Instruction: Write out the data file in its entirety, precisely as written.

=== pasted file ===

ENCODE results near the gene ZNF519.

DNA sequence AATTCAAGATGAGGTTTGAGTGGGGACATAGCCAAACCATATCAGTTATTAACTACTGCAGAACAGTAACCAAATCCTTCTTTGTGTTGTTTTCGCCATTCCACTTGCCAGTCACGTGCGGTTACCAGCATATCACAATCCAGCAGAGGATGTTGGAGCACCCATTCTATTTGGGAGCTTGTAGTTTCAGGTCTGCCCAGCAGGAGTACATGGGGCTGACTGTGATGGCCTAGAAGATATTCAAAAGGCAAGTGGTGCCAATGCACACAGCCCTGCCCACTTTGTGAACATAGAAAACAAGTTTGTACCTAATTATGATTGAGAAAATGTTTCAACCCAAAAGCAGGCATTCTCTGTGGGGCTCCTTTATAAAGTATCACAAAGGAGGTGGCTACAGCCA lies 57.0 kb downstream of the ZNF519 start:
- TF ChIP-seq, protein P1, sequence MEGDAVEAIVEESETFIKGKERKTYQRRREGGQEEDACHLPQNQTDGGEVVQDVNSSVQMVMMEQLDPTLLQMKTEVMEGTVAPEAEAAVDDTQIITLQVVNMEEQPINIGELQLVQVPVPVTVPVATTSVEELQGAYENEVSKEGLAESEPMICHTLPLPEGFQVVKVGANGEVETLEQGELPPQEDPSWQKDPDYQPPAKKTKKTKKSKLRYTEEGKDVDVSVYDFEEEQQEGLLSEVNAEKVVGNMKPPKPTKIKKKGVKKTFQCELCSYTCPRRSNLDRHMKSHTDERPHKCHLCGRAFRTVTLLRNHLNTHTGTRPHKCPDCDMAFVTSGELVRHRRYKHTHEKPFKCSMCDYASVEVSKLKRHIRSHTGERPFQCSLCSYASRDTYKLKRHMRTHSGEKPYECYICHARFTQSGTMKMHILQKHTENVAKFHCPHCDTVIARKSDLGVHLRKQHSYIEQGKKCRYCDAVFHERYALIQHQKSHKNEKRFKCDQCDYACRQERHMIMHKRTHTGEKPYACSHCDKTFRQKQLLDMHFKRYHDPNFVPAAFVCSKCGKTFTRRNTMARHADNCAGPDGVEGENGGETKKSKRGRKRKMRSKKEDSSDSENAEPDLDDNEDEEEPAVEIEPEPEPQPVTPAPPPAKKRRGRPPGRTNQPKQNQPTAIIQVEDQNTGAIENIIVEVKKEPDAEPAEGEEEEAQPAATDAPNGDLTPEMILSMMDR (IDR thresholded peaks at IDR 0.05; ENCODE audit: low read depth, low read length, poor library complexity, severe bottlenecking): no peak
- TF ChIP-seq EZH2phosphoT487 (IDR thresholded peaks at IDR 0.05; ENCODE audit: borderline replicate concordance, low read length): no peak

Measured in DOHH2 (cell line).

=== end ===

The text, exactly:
ENCODE results near the gene ZNF519.

DNA sequence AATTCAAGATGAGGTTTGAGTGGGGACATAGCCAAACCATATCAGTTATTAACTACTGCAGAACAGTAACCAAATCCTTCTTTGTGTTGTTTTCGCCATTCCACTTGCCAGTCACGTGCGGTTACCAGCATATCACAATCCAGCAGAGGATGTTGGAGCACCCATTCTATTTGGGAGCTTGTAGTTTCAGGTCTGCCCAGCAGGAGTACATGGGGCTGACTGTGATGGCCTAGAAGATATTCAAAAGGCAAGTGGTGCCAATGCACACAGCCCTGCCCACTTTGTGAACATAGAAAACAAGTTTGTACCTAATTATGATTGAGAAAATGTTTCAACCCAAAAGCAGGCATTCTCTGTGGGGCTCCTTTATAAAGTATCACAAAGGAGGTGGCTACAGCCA lies 57.0 kb downstream of the ZNF519 start:
- TF ChIP-seq, protein P1, sequence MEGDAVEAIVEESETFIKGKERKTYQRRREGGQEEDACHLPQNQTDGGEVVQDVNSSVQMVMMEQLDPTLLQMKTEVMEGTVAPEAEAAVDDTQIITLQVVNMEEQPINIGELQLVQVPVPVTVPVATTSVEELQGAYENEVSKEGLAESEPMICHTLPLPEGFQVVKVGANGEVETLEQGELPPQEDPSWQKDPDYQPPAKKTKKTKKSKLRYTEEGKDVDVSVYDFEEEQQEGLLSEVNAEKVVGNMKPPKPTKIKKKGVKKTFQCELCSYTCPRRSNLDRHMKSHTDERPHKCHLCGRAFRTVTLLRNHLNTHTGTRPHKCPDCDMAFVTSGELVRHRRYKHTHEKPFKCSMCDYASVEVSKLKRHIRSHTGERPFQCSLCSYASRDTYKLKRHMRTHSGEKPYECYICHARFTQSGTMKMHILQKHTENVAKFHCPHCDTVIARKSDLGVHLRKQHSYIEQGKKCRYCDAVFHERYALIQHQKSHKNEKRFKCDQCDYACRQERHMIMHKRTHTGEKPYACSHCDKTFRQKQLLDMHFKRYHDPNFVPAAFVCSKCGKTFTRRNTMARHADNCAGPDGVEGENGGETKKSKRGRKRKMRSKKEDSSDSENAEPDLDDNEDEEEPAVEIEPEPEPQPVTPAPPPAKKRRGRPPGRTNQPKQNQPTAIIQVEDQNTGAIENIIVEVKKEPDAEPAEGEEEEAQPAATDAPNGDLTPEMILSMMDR (IDR thresholded peaks at IDR 0.05; ENCODE audit: low read depth, low read length, poor library complexity, severe bottlenecking): no peak
- TF ChIP-seq EZH2phosphoT487 (IDR thresholded peaks at IDR 0.05; ENCODE audit: borderline replicate concordance, low read length): no peak

Measured in DOHH2 (cell line).